Hi Geff - I'm sorry to hear that you need heart surgery. However, I am glad you are researching this while you have time. There are many reputable places to learn about your options. Mayo Clinic and Cleveland Clinic are 2 major hospitals in the USA which have excellent websites with educational material. As Pellicle said above, search the valve selection threads on this forum. I'm sure there are other sources as well. Please use reputable sources of information, and not just random youtubers! Always ask yourself what scientific evidence a person has for what they say.

I do not know what is best for you; please remember that guidelines are GUIDELINES, and you need to consider your individual situation. For example, I choose a mechanical aortic valve 9 months ago at age 65. I am very active, and I worried about wearing out a bioprosthetic valve which could lead to a 2nd open heart surgery. Remember, not everyone will be eligible for a TAVR when they need a replacement valve.
 
Thank you very much for your helpful advice and the others who have also shared advice for me, i`m lucky that i have a few weeks to do my research and looking at going at the moment for the mechanical valve as i already have to take pills so an extra 1 or 2 a day wont effect me also if i`m lucky to reach 85 then at that age i wouldn't need to worry about another operation and like many i guess i`m absolutely terrified of the operation what makes it even harder is the fact the the heart specialist tells you what is available to have done i think doing this makes it also so much harder for patients to make a decision i think they should not tell you what there is and do what they think is best for you then you have a little less stress before the operation, i think all i need to find out is from people who have the mechanical valve as to what type of lifstyle can they still do and does it change your diet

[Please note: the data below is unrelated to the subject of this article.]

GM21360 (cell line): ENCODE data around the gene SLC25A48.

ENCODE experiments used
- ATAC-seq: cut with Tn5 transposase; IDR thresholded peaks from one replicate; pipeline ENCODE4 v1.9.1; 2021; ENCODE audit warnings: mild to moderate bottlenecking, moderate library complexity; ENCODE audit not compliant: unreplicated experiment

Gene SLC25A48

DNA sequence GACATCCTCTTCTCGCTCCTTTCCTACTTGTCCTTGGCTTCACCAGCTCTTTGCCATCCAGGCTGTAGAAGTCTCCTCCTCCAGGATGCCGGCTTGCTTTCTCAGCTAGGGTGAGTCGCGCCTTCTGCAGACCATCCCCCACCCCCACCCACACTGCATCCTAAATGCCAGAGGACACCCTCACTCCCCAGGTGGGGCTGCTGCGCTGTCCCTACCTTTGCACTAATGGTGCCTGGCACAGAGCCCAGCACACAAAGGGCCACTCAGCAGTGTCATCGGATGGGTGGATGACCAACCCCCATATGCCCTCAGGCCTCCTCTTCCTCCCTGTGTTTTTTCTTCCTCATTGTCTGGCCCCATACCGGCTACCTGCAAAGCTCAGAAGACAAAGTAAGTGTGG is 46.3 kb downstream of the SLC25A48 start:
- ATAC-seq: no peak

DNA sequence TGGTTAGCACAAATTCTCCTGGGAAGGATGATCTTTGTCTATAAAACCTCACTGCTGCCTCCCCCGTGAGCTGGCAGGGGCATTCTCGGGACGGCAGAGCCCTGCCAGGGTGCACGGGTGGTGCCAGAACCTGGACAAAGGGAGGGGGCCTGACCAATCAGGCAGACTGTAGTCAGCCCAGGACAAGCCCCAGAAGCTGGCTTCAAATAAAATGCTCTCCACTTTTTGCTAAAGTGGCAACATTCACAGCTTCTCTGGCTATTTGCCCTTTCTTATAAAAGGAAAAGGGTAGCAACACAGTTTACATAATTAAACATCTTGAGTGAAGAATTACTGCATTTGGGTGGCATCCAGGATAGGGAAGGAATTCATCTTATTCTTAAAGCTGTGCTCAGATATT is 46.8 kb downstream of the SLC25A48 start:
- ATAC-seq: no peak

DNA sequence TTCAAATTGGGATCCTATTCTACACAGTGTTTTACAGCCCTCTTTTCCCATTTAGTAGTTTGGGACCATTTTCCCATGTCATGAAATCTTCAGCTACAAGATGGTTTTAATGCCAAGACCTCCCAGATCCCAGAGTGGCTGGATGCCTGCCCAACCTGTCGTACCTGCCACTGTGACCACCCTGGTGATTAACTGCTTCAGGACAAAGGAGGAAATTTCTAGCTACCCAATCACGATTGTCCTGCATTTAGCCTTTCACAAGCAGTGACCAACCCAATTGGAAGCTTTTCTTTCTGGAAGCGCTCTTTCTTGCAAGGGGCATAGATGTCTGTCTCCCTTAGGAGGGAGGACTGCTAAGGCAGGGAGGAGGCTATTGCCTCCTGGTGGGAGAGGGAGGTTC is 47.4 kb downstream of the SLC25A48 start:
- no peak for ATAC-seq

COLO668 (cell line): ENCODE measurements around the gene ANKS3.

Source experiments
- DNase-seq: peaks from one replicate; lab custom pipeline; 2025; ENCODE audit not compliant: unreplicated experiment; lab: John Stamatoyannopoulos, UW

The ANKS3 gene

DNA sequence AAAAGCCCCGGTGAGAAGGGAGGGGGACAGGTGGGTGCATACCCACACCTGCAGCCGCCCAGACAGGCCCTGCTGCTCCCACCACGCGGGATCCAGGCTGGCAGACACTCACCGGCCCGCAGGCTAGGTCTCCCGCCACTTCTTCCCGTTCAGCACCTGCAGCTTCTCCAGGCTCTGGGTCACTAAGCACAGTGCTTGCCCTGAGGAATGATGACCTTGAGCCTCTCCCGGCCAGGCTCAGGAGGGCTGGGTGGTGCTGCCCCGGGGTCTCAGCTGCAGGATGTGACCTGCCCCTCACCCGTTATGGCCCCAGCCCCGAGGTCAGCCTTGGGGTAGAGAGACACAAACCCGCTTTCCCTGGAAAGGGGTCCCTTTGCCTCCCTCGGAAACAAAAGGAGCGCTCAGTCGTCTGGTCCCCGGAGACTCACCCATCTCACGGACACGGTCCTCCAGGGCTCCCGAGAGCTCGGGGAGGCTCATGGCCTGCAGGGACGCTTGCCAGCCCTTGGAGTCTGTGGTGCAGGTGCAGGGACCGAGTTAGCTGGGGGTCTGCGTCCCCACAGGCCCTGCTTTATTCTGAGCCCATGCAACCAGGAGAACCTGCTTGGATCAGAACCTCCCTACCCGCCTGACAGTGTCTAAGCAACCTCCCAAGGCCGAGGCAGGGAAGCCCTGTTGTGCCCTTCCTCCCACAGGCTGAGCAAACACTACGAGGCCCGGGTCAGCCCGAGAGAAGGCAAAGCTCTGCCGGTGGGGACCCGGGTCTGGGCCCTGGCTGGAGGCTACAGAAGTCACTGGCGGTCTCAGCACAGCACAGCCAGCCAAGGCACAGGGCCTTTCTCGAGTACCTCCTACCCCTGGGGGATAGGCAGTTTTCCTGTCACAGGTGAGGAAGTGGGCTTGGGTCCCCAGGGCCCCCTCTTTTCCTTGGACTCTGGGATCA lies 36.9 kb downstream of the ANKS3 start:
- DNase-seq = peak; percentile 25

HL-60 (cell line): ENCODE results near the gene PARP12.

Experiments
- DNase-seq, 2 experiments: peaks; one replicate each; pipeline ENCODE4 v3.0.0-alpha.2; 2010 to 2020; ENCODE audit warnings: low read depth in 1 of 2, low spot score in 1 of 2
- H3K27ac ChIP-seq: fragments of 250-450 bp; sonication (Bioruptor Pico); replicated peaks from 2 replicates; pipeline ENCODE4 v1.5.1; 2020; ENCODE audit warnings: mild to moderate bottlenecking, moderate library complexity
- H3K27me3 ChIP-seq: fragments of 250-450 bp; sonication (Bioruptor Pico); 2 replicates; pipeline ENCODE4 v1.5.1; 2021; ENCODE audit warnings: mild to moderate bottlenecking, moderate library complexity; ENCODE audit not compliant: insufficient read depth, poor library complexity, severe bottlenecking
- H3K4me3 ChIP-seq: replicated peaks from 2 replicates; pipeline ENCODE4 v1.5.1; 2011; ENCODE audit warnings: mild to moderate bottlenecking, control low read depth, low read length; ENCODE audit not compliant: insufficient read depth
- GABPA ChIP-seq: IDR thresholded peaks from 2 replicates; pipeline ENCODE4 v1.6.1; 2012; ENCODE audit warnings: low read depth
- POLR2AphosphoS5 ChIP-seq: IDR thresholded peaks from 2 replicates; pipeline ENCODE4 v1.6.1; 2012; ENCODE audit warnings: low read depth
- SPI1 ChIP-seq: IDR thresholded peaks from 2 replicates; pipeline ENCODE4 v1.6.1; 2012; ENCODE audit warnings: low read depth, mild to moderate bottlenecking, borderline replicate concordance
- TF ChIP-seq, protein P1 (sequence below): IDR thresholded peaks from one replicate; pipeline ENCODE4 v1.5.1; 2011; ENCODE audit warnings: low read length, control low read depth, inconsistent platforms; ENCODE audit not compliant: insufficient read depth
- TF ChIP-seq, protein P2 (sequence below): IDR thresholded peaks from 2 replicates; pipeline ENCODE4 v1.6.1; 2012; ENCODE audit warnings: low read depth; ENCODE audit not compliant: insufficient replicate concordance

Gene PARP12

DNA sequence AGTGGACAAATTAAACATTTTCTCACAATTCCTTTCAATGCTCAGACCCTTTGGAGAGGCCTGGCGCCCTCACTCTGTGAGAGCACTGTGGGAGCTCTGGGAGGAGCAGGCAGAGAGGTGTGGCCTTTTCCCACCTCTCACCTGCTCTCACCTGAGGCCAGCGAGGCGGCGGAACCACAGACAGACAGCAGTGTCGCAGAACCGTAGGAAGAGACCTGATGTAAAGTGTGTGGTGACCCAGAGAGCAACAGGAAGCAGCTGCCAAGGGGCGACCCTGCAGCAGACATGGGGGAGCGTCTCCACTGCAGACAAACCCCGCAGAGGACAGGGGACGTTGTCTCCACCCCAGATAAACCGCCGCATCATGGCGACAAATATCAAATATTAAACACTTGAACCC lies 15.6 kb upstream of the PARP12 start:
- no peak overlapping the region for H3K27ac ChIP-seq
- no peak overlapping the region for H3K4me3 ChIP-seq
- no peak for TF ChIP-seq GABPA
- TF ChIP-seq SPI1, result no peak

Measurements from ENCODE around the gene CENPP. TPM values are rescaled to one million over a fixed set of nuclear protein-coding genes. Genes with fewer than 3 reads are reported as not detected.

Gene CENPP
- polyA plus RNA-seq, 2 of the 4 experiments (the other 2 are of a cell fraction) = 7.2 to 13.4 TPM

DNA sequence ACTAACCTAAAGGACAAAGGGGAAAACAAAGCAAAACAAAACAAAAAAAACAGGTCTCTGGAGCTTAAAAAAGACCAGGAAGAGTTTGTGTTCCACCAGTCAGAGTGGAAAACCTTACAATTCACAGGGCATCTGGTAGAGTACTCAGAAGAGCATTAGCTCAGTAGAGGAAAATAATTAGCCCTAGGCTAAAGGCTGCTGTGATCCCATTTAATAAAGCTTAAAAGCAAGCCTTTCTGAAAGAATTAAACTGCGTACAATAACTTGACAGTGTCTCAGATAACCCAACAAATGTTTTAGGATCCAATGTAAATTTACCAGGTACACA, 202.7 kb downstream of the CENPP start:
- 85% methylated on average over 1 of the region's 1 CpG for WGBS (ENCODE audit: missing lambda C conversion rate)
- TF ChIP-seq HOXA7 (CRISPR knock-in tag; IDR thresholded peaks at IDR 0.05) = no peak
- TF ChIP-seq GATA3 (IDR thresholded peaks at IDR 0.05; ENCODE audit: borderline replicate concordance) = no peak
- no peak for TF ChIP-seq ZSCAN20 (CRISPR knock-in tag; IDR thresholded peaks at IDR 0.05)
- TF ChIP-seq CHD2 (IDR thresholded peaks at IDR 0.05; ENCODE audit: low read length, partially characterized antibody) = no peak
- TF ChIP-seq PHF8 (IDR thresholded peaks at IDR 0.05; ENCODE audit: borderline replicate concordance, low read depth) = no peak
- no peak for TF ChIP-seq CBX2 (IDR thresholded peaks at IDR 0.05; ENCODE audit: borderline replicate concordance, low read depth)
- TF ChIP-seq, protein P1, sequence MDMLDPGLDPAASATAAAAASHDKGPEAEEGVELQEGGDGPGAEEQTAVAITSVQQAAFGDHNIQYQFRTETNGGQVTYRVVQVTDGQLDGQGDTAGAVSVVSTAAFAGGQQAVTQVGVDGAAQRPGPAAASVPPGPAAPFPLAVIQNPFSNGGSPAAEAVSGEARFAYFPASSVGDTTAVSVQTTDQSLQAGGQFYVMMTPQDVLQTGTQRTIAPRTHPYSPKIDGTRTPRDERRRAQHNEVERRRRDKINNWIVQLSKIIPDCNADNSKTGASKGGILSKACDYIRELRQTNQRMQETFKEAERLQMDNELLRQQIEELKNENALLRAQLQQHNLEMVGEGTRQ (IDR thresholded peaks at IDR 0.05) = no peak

people love hope ... seems more popular than it should be.
just a quick update my surgeon has told me he has done aggressive research of what's out there and what can be used but still only uses the cow or pig tissue or the st judes mechanical device so i would presume after years of research that these are still the best three options for patients are there many people who agree also after the operation is there anything I need to prepare myself for or will they have me fully doped up that I wont even know I'm there as I've already requested sedative's once I'm admitted any advice is always helpful and appreciated
 
my surgeon has told me he has done aggressive research of what's out there and what can be used but still only uses the cow or pig tissue or the st judes mechanical device